I got an email this week telling me that my profile was in the top 5% of most viewed profiles on LinkedIn in 2012. Obviously I’m delighted, but I’ll let you into a secret: it’s not that hard. I managed that on dipping into it now and then, and just following basic principles.
Most LinkedIn users who are hardly scratching the surface of what’s available. The good news is the field is wide open to start making an impact.
So this is guide is to get you to the next level, whether you’re wondering why you should bother with LinkedIn at all, or have already seen the benefits and want to get even more from it.
Do you really need it?
200 million people are on LinkedIn. Want to guess how many of your prospective employers and clients are on there? If you’re job-hunting, it’s the first stop for recruiters; if you’re networking or growing your business, it’s where people go to check you out. Ask yourself: what impression does your half-hearted profile make, or if you’re not there at all?
On the practical side, it’s also your address book. How else could you ever hope to stay in touch with old university classmates, colleagues from different jobs, clients and suppliers from across your career?
So here’s how to get from LinkedIn newbie to Ninja, in 5 straightforward steps for each stage.
LinkedIn newbie: improve your basic profile
1. Make sure your profile is up to date, and you’ve filled in all the sections that are relevant, including a good quality photo.
2. Pay attention to your headline and summary. It’s your first sales line, and the message that will appear in search results.
3. Think about who you want to find you, and what they’re likely to be searching for. Identify the key words you want to associated with, and integrate them into your headline, your summary and other text. If you’re trying to appeal to head-hunters, make sure they’re the words for the job you want. If you’re trying to get attention within your own industry, ensure your specialisms are immediately obvious.
4. Make your text short and punchy. If people are trawling through profiles, they’re not going to spend long looking through poorly written information.
5. Go through your contacts and connect with them. You can quickly grow your connections by systematically linking with past and present colleagues, friends and industry contacts
LinkedIn foot-soldier: join a community
1. Build the habit of connecting with people you’ve met on it. Drop them a short personalised note, ideally within a couple of days of meeting.
2. Find LinkedIn groups to engage with your industry or personal interest community. Look at people you’d like to be in touch with, or in the job you’d like, and see what groups they’re part of. Comments they make on open or shared groups appear on their activity, which can be an indication of valuable groups.
3. Participate in discussions. Look for discussions with plenty of comments, but not too many. Several dozen comments can indicate that people are trying to add their voice to a loud discussion rather than actually participating in a conversation.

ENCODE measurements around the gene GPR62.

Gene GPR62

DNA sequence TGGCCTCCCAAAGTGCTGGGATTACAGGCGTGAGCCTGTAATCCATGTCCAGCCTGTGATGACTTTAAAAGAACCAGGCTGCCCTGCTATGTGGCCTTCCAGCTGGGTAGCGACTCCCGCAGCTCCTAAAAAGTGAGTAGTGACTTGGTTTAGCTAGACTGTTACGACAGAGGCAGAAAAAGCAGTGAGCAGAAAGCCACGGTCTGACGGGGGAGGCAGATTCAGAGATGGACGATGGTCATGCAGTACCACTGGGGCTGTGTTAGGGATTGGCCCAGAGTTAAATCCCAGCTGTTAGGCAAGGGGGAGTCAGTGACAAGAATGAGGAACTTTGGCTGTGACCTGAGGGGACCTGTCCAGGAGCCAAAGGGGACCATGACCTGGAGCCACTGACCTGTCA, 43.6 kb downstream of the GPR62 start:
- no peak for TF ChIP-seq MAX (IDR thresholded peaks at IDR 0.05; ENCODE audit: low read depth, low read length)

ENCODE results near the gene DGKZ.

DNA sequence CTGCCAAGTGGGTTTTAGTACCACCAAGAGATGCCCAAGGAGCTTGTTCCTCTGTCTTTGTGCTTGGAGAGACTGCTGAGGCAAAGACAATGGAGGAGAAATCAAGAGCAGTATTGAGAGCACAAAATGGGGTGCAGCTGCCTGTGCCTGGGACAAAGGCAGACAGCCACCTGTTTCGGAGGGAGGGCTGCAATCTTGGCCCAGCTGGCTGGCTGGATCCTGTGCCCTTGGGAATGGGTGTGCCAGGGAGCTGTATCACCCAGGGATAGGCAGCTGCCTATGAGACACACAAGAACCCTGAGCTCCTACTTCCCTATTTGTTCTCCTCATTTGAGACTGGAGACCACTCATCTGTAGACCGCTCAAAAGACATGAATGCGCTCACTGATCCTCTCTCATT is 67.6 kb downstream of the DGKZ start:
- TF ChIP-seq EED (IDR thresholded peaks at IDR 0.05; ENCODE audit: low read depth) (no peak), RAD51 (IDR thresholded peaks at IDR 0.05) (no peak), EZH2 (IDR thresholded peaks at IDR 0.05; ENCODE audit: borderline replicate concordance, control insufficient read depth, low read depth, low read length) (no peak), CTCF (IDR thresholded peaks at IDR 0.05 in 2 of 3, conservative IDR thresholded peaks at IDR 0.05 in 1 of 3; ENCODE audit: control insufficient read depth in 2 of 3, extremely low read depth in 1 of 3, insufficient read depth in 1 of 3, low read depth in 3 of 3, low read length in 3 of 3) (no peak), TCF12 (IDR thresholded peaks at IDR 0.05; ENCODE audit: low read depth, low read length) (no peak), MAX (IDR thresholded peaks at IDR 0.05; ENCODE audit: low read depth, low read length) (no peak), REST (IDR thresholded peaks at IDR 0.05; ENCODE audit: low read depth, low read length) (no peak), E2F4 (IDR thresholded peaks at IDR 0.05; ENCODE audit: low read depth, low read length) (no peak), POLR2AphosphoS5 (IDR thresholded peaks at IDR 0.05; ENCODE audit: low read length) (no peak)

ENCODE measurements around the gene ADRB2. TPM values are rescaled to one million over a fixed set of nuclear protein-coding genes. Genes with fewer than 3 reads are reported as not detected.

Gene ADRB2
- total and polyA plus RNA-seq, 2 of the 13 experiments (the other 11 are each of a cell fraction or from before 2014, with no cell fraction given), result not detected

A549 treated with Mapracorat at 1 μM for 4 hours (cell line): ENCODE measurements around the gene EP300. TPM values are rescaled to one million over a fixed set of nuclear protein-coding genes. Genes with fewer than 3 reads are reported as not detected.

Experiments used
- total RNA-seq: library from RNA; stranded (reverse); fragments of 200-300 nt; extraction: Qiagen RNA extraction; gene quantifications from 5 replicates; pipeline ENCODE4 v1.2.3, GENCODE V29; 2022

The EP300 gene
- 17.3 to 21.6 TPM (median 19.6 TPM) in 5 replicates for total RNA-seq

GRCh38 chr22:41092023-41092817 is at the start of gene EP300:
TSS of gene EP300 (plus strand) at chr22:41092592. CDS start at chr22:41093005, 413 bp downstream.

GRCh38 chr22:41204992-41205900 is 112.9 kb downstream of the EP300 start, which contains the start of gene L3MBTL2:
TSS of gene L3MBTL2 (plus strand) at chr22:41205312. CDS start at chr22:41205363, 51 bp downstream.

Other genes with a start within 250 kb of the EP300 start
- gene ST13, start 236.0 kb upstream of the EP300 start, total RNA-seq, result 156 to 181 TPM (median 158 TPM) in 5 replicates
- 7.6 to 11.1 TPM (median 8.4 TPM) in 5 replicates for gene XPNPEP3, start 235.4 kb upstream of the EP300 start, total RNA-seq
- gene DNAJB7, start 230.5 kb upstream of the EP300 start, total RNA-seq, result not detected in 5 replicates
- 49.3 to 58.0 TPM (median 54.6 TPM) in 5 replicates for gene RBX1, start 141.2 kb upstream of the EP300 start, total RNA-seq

4. Request and give recommendations and endorsements. If you’re requesting them, don’t be shy to suggest areas it would be useful to be mentioned, particularly if you know the recommender well.
5. Set your skills and request endorsements. A note, however, especially if you’re changing field. LinkedIn will list your skills according to the number of endorsements each has, and automatically asks your connections to endorse you for particular skills, which may not the ones you want to emphasise. That means that it can be useful to start off with a small number of core skills you want to be endorsed for, and add more later once you’ve got your top ones in place already.
LinkedIn ninja: take control
If you’re already doing all these things, you’re definitely one of the top LinkedIn users. But there are a huge range of more nuanced ways of improving your profile further. The right way depends here on what you’re trying to achieve, such as job-hunting, growing your company’s profile, or establishing yourself as an industry expert.
1. Rearrange your profile, so you decide the order in which your information is presented
2. Make use of the new options for uploading multi-media, including videos, slides and audio files. If you don’t have something, can you create it?
3. Regularly post relevant information from your own blog, or repost useful articles from other sources
4. Follow and engage with companies you’re interested in. You don’t need to know anyone in them, so it’s a good way of researching businesses you may want to work with.
5. Consider Premium membership, with its range of additional services, including a lot more information on who’s been looking at your profile, seeing many more profiles and appearing in search more frequently.
And there’s more: top LinkedIn resources
This is a fabulous, if slightly overwhelming, list of ways to improve your profile, from the basic to the seriously geeky: The Ultimate Cheat Sheet for Mastering LinkedIn
If you’ve been active user but haven’t yet reworked your LinkedIn profile to make the most of recent changes to the way information is presented, here’s some good advice: 8 things you now MUST do as a result of the recent LinkedIn changes
Emily Miller of specialist LinkedIn tutors Marshall Walker is one of our favourite LinkedIn experts. Her blog, by herself and colleagues, is full of interesting approaches and wise advice on how to tailor your LinkedIn profile for different purposes. Marshall Walker LinkedIn blog
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